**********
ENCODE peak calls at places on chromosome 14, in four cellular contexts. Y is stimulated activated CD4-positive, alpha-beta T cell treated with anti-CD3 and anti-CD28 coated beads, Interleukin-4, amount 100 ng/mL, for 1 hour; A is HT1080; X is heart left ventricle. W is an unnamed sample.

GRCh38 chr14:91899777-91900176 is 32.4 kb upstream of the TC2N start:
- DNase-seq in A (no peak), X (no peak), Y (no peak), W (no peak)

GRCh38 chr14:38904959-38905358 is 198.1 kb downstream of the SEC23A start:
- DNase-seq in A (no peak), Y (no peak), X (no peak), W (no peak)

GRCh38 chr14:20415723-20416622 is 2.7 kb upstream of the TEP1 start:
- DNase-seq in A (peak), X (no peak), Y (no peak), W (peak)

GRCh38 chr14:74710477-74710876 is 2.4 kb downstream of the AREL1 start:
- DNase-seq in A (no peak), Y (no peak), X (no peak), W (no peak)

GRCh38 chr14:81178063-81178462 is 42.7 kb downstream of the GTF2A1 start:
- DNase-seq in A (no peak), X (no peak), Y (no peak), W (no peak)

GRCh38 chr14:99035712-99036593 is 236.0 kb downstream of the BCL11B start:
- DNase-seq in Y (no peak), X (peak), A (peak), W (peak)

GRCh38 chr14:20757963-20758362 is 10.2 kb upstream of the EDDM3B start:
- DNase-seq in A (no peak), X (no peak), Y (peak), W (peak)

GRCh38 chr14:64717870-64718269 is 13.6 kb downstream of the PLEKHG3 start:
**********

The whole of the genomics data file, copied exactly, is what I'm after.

ENCODE peak calls at places on chromosome 14, in four cellular contexts. Y is stimulated activated CD4-positive, alpha-beta T cell treated with anti-CD3 and anti-CD28 coated beads, Interleukin-4, amount 100 ng/mL, for 1 hour; A is HT1080; X is heart left ventricle. W is an unnamed sample.

GRCh38 chr14:91899777-91900176 is 32.4 kb upstream of the TC2N start:
- DNase-seq in A (no peak), X (no peak), Y (no peak), W (no peak)

GRCh38 chr14:38904959-38905358 is 198.1 kb downstream of the SEC23A start:
- DNase-seq in A (no peak), Y (no peak), X (no peak), W (no peak)

GRCh38 chr14:20415723-20416622 is 2.7 kb upstream of the TEP1 start:
- DNase-seq in A (peak), X (no peak), Y (no peak), W (peak)

GRCh38 chr14:74710477-74710876 is 2.4 kb downstream of the AREL1 start:
- DNase-seq in A (no peak), Y (no peak), X (no peak), W (no peak)

GRCh38 chr14:81178063-81178462 is 42.7 kb downstream of the GTF2A1 start:
- DNase-seq in A (no peak), X (no peak), Y (no peak), W (no peak)

GRCh38 chr14:99035712-99036593 is 236.0 kb downstream of the BCL11B start:
- DNase-seq in Y (no peak), X (peak), A (peak), W (peak)

GRCh38 chr14:20757963-20758362 is 10.2 kb upstream of the EDDM3B start:
- DNase-seq in A (no peak), X (no peak), Y (peak), W (peak)

GRCh38 chr14:64717870-64718269 is 13.6 kb downstream of the PLEKHG3 start: